Can you be allergic to a cat’s litter box?
Here are the most common cat litter allergy symptoms in humans:
- A red, swollen, itchy, or irritated skin rash on your body. It can appear anywhere on your body, but is most likely to occur around your neck, arms and legs because those are the areas of skin that come into direct contact with the cat litter when you scoop it out of the box.
- Sneezing is another common symptom of an allergy to cat litter. Sneezing fits can be triggered by several things, including pet dander and dust mites, so it’s sometimes difficult to know whether sneezing fits are caused by an allergy to cat litter. However, if you notice sneezing fits in connection with exposure to cat litter, you might want to switch brands to see if they go away.
- A runny nose is another symptom that may be associated with allergies caused by cat litter. It’s especially noticeable when humidity levels are high or when your nose is otherwise plugged up due to a cold or sinus infection (that’s why some people refer to this condition as “cat-litter cold”).
- Itchy eyes can also be caused if you are allergic to cats, cat litter may cause an allergic reaction.
Can cat litter cause respiratory problems in humans?
Cat litter has been known to cause some upper respiratory tract effects in human beings. Let’s dive into some examples.
1. Sodium bentonite allergy:
The most common and cheap available cat litter in your favorite store is probably a clay-based clumping litter.
This is great because of its super clumping ability and it can swell up to 15 times its original volume absorbing the cat poop and pee.
It makes scooping out the waste clumps easy while adding fresh litter, without cleaning out the entire box. This makes it a favorite for many cat owners.
However, with time, these clay-based litters which contain sodium bentonite and silica dust have been linked to upper respiratory infections in both cats and humans.
When ingested, they can cause gastrointestinal distress and even death in extreme cases.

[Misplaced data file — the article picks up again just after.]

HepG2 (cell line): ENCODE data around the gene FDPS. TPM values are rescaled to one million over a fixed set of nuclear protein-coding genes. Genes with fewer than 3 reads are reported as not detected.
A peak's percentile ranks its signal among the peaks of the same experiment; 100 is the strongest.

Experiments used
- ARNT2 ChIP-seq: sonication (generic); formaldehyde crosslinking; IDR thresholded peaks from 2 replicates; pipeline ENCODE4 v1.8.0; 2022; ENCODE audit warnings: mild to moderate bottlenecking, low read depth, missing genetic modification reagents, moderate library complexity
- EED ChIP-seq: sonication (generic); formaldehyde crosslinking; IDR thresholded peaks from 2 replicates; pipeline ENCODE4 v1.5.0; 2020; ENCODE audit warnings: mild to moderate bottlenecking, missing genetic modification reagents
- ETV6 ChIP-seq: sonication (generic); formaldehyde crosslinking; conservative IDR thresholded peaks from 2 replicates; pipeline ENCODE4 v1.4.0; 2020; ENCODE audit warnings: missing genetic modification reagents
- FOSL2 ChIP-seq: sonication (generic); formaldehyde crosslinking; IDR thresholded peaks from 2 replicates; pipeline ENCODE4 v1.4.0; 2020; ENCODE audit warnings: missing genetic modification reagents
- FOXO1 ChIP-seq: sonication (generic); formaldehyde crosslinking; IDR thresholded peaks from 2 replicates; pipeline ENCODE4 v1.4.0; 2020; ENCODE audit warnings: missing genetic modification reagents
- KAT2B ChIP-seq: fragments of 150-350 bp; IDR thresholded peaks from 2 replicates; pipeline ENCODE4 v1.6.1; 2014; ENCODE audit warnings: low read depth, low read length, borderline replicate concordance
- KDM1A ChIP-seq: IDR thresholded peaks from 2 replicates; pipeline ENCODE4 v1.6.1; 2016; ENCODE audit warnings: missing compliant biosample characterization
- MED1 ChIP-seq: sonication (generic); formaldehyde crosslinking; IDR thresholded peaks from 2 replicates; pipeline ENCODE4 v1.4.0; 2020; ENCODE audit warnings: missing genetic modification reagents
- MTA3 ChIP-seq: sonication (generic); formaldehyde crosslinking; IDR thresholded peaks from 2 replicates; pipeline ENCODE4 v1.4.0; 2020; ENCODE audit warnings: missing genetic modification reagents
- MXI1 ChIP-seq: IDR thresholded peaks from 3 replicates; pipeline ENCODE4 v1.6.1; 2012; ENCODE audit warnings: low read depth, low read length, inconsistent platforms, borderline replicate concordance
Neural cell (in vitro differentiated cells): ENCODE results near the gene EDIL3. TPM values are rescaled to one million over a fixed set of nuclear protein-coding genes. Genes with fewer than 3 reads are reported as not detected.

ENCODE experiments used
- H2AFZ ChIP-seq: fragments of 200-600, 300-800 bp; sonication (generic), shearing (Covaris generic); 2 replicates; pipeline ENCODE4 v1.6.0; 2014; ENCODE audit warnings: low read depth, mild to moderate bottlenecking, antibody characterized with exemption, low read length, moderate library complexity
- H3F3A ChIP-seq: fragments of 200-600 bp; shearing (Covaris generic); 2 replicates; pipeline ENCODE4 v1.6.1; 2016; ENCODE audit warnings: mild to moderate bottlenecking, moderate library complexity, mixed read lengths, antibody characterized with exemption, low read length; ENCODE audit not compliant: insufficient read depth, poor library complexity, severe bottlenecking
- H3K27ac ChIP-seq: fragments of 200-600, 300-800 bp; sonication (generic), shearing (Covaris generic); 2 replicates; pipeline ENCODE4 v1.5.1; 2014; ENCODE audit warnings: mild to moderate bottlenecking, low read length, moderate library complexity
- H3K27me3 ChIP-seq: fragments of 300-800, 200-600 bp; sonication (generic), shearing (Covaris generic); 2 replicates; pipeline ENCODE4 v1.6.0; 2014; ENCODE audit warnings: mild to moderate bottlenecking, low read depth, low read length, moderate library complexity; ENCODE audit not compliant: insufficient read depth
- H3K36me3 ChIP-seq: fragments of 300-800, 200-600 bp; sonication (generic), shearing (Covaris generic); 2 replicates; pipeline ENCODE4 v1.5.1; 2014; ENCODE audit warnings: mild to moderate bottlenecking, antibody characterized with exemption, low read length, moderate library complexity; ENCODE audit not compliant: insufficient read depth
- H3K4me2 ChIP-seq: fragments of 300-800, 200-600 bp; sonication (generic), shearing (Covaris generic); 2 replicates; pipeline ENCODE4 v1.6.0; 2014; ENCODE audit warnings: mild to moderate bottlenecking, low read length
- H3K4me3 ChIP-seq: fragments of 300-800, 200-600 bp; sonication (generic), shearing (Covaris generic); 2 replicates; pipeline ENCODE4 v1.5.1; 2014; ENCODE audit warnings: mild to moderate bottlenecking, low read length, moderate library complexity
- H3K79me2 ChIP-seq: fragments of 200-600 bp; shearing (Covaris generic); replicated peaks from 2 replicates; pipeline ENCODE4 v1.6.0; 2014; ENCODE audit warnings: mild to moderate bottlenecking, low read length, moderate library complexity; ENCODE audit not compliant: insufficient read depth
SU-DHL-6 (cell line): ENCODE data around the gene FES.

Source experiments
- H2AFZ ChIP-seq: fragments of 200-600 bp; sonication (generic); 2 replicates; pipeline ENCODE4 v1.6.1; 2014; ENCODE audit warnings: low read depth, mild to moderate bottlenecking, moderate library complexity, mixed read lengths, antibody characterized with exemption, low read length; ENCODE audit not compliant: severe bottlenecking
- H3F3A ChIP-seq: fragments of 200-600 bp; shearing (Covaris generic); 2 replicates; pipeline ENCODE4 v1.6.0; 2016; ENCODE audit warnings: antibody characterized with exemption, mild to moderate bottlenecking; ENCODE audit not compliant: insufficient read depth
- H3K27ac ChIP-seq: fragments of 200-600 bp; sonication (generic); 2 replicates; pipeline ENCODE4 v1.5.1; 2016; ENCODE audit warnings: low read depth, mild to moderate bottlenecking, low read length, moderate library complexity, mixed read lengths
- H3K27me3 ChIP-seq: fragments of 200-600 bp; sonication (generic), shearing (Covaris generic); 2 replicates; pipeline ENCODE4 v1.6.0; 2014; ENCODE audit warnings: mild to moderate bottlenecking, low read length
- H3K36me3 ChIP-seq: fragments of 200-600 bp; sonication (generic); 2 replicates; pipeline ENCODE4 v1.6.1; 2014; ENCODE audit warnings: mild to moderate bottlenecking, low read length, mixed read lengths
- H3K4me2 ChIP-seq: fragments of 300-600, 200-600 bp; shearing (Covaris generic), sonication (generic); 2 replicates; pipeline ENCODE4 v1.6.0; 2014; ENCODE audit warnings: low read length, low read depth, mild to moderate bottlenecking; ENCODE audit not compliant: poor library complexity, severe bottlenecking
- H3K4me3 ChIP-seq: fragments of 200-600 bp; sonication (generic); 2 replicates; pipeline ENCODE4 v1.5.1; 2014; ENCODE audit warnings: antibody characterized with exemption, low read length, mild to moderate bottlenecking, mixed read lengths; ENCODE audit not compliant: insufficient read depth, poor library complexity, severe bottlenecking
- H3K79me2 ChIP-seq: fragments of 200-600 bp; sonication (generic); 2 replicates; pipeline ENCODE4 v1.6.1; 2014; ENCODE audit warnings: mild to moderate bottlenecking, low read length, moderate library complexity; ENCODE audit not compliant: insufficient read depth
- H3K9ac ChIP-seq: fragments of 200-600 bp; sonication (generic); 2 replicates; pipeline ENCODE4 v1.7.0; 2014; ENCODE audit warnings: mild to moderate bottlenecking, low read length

Sodium bentonite clumping clay litter is dangerous, especially to kittens and aging cats. They ingest this toxic cat litter through inhalation and licking their paws.
In humans, when used as cat litter in the litter box, it causes upper respiratory infections such as cough, wheezing, and irritation of the mucus membrane.
This with prolonged exposure can cause more serious health conditions beyond the sodium bentonite allergy.
2. Cat Dust Allergy:
Cat litter dust is common with clay-based litter.
Clay-based litters are excellent because they easily form a scoopable solid mass with moisture contact with excellent odor management. They absorb the urine to form clumps which you can easily scoop out leaving the fresh litter intact.
Clay-based litters, however, are a no-go zone if you have any respiratory problems.
This is because the dust from the clay can irritate the air passages and even trigger an asthma attack.
If cat litter dust enters your eyes, it will cause irritation and itching.
Substituting with a litter that is naturally derived, dust-free and hypoallergenic is beneficial for you.
3. Litter box dermatitis in humans:
Fleas which are found on pets such as cats and consequently in the litter box can transmit a variety of viral, bacterial, and rickettsia diseases to humans.
When fleas pierce the skin of the host with their highly specialized mouthparts, Flea Allergy Dermatitis (F.A.D.) occurs originating from substances in flea saliva due to flea bites.
Scratching and itching are the most agonizing symptoms of flea bites in humans.
Flea bites cause itchy papules, especially on the ankles and bare feet which are the main target areas.
Flea bites may result in severe allergic reactions in susceptible individuals and scratching the bites can lead to secondary infection.
This results in litter box dermatitis in humans.
Can cat litter cause hives in humans
Yes, cat litter can cause hives in humans. Hives are a form of a rash that appears as raised red patches on the skin. The patches are often itchy and may swell, causing small white bumps to develop. Hives usually disappear within a few days but can last longer.
4. Bacteria in the porous litter box plastic:
Most litter trays are made of plastic which is a porous substance with microscopic holes that can potentially harbor bacteria.
An automatic litter box will have more surfaces that are contaminated with bacteria. E.g toxoplasmosis